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1.1 Objectives

This paper analyses the development of trade in fish products in the light of the trade liberalization resulting from the agreements negotiated in the Uruguay Round of multilateral trade negotiations, initially under the aegis of the General Agreement on Trade and Tariffs (GATT), latterly the World Trade Organization (WTO).

The study focuses on eight countries, chosen with regard to geographical variety, and including both “developed” and “developing” countries. The countries are Brazil, India, Korea (Republic of), Mexico, New Zealand, Norway, Poland and South Africa.

The analyses make use of trade statistics taken from the FAO Fishstat database and from various national statistical publications. Figures do not always correspond due to different approaches in compiling and presenting data. In particular, it was not always clear whether or not harvested marine plants were included in global totals.

Not all increases in trade follow directly from trade liberalization schemes. Some developments reflect other political changes, such as the changes in eastern European politics after the fall of the Berlin Wall, or in the South African political system after apartheid was abolished. Also, conditions for production, natural variations, etc., will have an impact on international trade. This paper does not aim to explain the reasons for the developments in the fishery industry, but will only try to indicate the trends in the international trade of these countries.

A constraint to identifying whether a change in trade comes as a result of the Uruguay Round is that the data are not recent enough to see many relevant changes, as the full implementation of the tariff reductions were not completed until 1 January 1999, and some trade statistics were not available for 1999.

1.2 Background

The Seventh Session of the COFI Sub-Committee on Fish Trade, held in Bremen, Germany, 22-25 March 2000, considered proposals put forward by members regarding future studies. One proposal was to study the impact of the Uruguay Round agreements on fish exports and adaptation of developing and developed countries to changes in fish import regimes in major markets.

1.3 The Uruguay Round

The Uruguay Round of multilateral trade negotiations negotiated a number of agreements, some more important for the fishery sector than others. This paper will not go into detail about the various agreements, but refers the reader to the following GLOBEFISH Research Programme publications for more information:

- Volume 32. Trade Regulations and Trends in the USA, the European Union and Japan.

- Volume 32 (Suppl.). Tariff concessions.

- Volume 38. Impact of the Uruguay Round on international fish trade.

- Volume 65. Effect of World Trade Organization’s regulation on world fish trade.

1.4 Method

One expects trade to increase when trade regulations are liberalized. A way of establishing whether such a trend appears is to analyse trade development before and after the liberalization process. The tariff reductions agreed upon in the Uruguay Round were, however, not to be completely implemented until 1 January 1999. As the statistical data available in some cases does not include 1999, the full impact of the reductions can not be measured here. Also trade liberalization in itself does not create a market, hence the possibilities that the liberalization opens may not be measurable for a long time.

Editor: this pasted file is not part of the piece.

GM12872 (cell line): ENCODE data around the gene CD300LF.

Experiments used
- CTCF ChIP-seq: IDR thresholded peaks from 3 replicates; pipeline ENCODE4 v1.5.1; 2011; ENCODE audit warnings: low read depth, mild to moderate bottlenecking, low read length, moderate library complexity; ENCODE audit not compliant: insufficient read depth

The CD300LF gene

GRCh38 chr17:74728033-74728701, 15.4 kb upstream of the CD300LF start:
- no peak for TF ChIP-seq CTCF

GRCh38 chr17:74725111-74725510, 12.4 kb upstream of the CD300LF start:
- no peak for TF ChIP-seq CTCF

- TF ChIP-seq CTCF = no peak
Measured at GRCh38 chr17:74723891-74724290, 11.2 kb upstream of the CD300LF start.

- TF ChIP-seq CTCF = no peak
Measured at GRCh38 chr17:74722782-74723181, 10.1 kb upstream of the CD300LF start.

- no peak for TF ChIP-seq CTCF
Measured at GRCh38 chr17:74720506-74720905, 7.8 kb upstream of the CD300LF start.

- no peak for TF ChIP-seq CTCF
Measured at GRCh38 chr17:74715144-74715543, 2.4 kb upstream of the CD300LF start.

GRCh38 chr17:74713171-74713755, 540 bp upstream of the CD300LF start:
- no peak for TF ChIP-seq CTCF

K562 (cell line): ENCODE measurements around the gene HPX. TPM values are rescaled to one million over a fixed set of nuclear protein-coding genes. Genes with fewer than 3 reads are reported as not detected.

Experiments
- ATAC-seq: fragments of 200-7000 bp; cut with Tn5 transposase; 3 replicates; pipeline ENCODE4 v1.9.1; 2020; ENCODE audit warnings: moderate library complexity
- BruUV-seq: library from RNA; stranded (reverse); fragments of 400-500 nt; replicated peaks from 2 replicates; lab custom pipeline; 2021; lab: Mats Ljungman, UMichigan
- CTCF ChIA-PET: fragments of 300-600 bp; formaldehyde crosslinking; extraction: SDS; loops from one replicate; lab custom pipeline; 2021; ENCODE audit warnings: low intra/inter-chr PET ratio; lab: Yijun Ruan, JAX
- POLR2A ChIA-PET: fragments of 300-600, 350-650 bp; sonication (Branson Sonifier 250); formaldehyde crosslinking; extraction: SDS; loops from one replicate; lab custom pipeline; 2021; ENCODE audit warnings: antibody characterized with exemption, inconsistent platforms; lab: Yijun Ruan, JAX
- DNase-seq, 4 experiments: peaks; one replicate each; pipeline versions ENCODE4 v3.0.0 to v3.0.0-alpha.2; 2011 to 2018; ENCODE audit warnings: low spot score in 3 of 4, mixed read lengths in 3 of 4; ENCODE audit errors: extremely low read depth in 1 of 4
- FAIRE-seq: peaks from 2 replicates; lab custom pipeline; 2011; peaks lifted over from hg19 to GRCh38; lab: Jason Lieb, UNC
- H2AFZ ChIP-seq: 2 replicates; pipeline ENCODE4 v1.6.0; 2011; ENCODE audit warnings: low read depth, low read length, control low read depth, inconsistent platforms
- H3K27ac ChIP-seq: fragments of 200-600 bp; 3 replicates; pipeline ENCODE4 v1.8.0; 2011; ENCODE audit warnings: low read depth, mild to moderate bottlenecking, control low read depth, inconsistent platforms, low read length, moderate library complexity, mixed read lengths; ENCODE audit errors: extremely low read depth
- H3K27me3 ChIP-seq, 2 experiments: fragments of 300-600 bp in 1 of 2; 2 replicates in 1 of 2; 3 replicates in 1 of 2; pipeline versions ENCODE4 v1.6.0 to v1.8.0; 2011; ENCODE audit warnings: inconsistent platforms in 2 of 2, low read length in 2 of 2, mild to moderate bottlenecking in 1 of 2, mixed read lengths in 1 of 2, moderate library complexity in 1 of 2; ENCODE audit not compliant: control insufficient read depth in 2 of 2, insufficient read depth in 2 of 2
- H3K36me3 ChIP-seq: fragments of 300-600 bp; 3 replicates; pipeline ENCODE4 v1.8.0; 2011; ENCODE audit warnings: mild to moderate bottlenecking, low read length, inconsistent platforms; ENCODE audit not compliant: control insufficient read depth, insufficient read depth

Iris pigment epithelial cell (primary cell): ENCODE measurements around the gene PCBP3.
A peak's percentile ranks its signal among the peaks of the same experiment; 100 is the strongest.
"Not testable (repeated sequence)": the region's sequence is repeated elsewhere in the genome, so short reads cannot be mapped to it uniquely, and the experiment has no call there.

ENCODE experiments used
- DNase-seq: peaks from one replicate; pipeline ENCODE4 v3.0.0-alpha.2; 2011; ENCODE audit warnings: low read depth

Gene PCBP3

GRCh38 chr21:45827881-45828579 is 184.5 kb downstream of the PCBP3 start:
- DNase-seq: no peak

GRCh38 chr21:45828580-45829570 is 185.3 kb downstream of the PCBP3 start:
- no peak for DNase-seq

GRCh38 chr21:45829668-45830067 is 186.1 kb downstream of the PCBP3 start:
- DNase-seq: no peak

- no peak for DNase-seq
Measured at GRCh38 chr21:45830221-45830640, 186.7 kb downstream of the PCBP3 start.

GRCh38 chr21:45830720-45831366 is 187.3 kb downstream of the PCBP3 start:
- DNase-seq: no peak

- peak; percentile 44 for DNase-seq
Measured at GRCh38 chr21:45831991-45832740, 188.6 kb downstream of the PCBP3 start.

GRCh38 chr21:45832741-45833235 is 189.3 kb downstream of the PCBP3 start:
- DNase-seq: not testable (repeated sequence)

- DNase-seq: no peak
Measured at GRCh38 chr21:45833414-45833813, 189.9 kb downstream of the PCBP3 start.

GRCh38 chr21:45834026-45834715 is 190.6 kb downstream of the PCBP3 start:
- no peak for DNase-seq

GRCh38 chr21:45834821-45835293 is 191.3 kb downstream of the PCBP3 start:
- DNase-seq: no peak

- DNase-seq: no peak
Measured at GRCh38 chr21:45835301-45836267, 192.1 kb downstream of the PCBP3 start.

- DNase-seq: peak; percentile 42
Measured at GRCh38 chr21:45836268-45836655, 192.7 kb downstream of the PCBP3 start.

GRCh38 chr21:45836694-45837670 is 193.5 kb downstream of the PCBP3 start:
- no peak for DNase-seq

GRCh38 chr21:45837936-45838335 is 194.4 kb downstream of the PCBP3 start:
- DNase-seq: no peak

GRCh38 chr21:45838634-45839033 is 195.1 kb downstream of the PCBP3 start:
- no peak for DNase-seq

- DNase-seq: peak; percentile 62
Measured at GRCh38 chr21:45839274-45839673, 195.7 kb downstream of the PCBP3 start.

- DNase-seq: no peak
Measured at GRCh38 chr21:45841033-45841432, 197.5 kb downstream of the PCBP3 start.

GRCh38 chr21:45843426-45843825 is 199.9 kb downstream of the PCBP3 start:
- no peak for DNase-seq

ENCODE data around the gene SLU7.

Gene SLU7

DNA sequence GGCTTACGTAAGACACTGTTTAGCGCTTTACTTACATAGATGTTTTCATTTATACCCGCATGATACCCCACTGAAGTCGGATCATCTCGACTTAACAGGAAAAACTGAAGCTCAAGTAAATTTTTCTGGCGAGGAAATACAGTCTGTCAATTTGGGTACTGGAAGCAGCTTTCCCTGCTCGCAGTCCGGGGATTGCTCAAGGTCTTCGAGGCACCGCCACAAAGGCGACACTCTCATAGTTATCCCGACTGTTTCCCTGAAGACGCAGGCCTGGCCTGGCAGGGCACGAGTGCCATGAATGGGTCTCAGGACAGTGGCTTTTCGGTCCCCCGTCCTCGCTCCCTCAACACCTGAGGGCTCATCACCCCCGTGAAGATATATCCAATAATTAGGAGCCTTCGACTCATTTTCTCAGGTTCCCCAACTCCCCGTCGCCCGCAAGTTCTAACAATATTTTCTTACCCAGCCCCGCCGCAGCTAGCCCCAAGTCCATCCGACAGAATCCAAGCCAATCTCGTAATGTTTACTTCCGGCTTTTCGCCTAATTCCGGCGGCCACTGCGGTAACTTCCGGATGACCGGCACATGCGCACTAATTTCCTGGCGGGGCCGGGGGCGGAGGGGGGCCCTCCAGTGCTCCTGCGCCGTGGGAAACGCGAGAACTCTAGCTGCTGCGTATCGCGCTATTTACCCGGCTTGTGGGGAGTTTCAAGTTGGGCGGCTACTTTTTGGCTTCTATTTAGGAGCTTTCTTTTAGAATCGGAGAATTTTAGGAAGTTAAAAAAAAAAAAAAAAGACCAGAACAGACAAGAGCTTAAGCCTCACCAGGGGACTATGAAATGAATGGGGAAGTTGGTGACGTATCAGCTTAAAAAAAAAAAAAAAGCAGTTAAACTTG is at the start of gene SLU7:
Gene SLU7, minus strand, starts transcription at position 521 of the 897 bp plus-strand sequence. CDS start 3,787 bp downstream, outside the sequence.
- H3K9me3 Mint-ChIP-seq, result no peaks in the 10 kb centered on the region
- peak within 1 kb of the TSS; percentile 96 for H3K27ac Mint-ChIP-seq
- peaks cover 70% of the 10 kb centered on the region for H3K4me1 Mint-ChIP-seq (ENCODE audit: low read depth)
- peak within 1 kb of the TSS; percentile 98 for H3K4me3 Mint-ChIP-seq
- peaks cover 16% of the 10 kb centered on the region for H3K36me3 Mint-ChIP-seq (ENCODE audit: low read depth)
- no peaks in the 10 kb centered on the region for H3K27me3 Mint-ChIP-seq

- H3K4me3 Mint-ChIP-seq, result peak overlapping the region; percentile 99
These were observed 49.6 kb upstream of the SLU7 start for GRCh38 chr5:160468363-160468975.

Still, this analysis tries to identify general trends in trade for the eight target countries. The total seafood exports and imports, as well as the figures on commodity levels, are analysed. To see the changes that trade liberalization makes, it is also important to study developments in relation to trading partners. If there is an increase in trade, does the relationship between exporting and importing countries change? Are there traditional trade links between these countries? Are there bilateral agreements that primarily regulate the trade? Or is it more likely that the agreements of the WTO Uruguay Round are the one factor having the biggest impact on this development?

One problem in effecting this analysis was the availability of complete trade statistics. The author was unable to procure sufficient trade data on trading partners for some of the target countries. Instead, more general data on some commodity groups have been used. This will not help to identify developing trends, but should help to understand which countries are closer trading partners than others.

The increasing number of anti-dumping investigations initiated since 1995 show that liberalization has the effect of leaving counties with fewer choices in their reactions to perceived unwanted or unfair trade. Anti-dumping action has as a result become more and more common.

“Given that the 1990s, in particular their second half, have been characterized by significant trade liberalization, this increase in the use of anti-dumping has revived the fear that contingent protection instruments could be used to restrict the effect of tariff reductions or other liberalization measures on market access.” (WTO special studies)

This paper starts with a short overview of global trends. This is followed by a presentation of the eight target countries, including an economic overview, trade policies, production, exports, imports, trade partners and trade by commodity groups. Following this is a summary of the main findings by country. In the Appendix there are detailed charts of production for each country.

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